It may be a prevalent practice, but the use of acetaminophen for acute low back pain does not decrease recovery time, according to a new Australian study of over 1,700 patients who participated in a randomized placebo-controlled trial.
"Our results convey the need to reconsider the universal endorsement of paracetamol [acetaminophen] in clinical practice guidelines as a first-line care for low back pain," authors of the study write, "and suggest that advice and reassurance, rather than analgesics, should be the focus of first-line care." The study was published online in the July 24 edition of The Lancet (abstract only available for free).
For the study, patients reporting low back pain (pain between the 12th rib and buttock crease shorter than 6 weeks' duration preceded by 1 month of no pain) were divided into 3 groups: a regular-dose group, an as-needed group, and a placebo group. Each group was supplied with 2 boxes of tablets—1 box contained tablets to be taken every 6–8 hours, and another box contained tablets that could be taken "as needed" for pain relief. The regular-dose group received 665 mg acetaminophen tablets in the "take regularly" box and placebo tablets in the "take as needed" box; the as-needed group received 500 mg tablets in the "take as needed" box and placebos in the "take regularly" box; the placebo group received placebos in all boxes. Participants were instructed to continue taking the tablets until they recovered or for 4 weeks, whichever occurred first.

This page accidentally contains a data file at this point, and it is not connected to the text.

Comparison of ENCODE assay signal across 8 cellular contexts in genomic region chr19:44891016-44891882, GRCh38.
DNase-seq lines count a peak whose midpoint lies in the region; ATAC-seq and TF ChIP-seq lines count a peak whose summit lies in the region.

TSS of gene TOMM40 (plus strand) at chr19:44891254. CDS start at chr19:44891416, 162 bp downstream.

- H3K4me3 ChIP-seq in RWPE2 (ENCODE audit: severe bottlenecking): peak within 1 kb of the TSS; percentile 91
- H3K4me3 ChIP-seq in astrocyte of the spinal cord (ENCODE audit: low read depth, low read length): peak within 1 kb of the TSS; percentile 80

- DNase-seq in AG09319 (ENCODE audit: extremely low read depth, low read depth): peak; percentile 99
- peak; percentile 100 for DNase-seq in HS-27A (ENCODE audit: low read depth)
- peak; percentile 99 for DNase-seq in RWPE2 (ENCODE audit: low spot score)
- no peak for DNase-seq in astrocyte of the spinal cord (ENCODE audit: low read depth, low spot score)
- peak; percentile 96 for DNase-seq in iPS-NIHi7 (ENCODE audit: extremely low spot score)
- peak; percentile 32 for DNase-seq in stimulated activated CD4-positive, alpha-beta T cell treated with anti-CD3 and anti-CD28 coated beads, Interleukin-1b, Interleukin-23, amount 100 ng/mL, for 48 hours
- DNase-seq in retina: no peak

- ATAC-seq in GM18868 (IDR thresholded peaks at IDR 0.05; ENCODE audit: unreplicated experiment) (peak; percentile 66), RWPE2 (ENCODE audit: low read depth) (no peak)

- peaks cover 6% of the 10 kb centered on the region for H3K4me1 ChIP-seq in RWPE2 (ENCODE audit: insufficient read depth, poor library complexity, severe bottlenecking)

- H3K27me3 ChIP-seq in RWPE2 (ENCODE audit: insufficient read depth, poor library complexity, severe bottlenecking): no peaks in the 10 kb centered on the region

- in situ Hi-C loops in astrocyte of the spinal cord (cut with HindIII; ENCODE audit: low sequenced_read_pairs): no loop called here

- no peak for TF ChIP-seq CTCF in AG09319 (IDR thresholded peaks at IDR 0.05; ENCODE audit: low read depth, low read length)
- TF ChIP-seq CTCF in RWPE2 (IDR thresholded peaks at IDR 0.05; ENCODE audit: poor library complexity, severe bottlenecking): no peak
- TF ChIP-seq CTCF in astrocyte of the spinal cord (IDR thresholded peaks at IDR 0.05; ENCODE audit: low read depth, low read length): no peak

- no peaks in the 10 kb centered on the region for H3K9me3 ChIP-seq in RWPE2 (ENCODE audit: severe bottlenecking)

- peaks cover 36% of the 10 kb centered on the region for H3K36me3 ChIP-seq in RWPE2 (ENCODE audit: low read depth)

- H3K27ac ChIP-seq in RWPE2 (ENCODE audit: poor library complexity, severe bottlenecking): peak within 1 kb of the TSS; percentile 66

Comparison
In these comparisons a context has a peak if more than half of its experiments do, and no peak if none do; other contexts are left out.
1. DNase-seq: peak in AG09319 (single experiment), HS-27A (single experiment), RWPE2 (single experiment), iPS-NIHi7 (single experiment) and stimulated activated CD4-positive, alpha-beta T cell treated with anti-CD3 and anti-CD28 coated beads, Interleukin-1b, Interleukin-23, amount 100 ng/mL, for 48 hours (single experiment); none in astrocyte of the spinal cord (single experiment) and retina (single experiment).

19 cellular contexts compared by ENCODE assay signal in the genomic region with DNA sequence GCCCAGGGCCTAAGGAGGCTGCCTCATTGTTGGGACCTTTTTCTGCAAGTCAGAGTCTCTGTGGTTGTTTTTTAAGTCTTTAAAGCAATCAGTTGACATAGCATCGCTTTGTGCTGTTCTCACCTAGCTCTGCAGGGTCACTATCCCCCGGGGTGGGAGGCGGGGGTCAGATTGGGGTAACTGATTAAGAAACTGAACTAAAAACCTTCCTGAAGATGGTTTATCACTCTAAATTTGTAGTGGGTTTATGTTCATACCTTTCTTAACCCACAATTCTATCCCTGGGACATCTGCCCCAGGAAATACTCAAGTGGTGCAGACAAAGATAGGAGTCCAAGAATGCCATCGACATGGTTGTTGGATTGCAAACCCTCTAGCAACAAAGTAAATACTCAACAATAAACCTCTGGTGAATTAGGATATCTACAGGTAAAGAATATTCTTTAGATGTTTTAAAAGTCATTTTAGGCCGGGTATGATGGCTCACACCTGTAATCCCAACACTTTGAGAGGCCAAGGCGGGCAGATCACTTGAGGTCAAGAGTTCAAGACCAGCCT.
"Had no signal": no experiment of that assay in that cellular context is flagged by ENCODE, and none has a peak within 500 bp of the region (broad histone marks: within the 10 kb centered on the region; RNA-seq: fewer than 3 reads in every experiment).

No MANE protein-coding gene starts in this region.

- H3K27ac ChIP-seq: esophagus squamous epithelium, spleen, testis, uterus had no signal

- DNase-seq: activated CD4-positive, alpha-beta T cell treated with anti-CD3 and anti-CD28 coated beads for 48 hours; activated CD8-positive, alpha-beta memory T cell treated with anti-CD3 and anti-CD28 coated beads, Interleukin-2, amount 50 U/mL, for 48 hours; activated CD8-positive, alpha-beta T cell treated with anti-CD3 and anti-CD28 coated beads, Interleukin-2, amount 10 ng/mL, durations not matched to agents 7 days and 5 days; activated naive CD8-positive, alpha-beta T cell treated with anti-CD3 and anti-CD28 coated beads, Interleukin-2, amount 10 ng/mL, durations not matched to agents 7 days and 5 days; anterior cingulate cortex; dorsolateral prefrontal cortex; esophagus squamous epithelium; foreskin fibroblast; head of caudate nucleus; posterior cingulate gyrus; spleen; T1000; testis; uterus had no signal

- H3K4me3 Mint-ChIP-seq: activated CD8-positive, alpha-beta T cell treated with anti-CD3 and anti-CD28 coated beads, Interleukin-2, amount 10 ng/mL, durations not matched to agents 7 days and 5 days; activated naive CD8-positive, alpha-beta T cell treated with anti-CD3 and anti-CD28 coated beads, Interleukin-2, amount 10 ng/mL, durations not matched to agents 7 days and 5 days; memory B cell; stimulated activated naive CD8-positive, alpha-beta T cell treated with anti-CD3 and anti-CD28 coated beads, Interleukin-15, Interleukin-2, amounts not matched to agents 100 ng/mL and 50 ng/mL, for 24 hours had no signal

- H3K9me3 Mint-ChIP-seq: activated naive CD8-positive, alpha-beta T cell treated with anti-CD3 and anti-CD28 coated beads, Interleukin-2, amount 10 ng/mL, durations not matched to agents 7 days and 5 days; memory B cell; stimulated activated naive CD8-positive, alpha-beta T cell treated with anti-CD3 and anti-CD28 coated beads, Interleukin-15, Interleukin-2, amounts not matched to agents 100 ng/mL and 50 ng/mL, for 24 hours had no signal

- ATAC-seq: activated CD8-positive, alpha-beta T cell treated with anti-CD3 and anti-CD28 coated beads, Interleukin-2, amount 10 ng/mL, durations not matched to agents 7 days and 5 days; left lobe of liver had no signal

Researchers found median recovery times (defined as a self report of 0–1 on the 0–10 pain scale maintained for 7 consecutive days) for all 3 groups to be nearly identical, at 17 days for the regular-dose and as-needed groups, and 16 days for the placebo group. "Our findings suggest that regular or as-needed dosing with [acetaminophen] does not affect recovery time compared with placebo in low back pain, and question the universal endorsement of [this drug] in this patient group," authors write.
The study's authors also note that participants in the study recovered at a somewhat faster rate "than that typically reported in other cohorts … receiving miscellaneous or usual treatments," and write that for the differences may be attributed to the provision of "good quality advice and reassurance, a feature that is often absent from usual care."
"While we cannot disregard the possibility of a placebo effect … the provision of advice and reassurance of the favorable prognosis might be the more important factor in the management of acute low back pain than drug therapy," the authors write.
APTA low back pain resources include a MoveForwardPT.com webpage on low back pain, clinical practice guidelines on low back pain (.pdf), and an APTA Learning Center presentation on manipulation for low back pain. PTNow provides full-text access to the latest clinical practice guidelines and Cochrane systematic reviews related to low back pain and neck pain.